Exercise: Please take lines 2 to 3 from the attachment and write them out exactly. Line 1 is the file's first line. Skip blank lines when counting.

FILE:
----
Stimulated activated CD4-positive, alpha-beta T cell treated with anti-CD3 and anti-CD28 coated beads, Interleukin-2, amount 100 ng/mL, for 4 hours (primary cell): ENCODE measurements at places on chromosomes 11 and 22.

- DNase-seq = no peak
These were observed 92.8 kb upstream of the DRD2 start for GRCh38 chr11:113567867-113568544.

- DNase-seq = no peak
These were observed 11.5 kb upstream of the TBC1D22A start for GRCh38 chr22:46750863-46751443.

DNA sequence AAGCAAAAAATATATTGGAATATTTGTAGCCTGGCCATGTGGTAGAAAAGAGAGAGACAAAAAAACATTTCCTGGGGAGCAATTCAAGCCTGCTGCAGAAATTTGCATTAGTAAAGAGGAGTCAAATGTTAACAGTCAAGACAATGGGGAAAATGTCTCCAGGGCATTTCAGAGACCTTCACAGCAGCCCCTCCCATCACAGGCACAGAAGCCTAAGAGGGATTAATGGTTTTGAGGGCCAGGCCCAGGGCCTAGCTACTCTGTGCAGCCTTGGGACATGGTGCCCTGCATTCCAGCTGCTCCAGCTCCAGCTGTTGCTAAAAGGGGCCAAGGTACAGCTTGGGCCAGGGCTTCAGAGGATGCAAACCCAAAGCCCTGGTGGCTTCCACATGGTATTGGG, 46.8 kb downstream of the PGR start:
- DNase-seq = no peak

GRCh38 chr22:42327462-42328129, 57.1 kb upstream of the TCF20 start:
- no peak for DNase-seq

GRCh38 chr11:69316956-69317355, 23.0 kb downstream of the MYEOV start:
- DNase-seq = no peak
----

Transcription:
- DNase-seq = no peak
These were observed 92.8 kb upstream of the DRD2 start for GRCh38 chr11:113567867-113568544.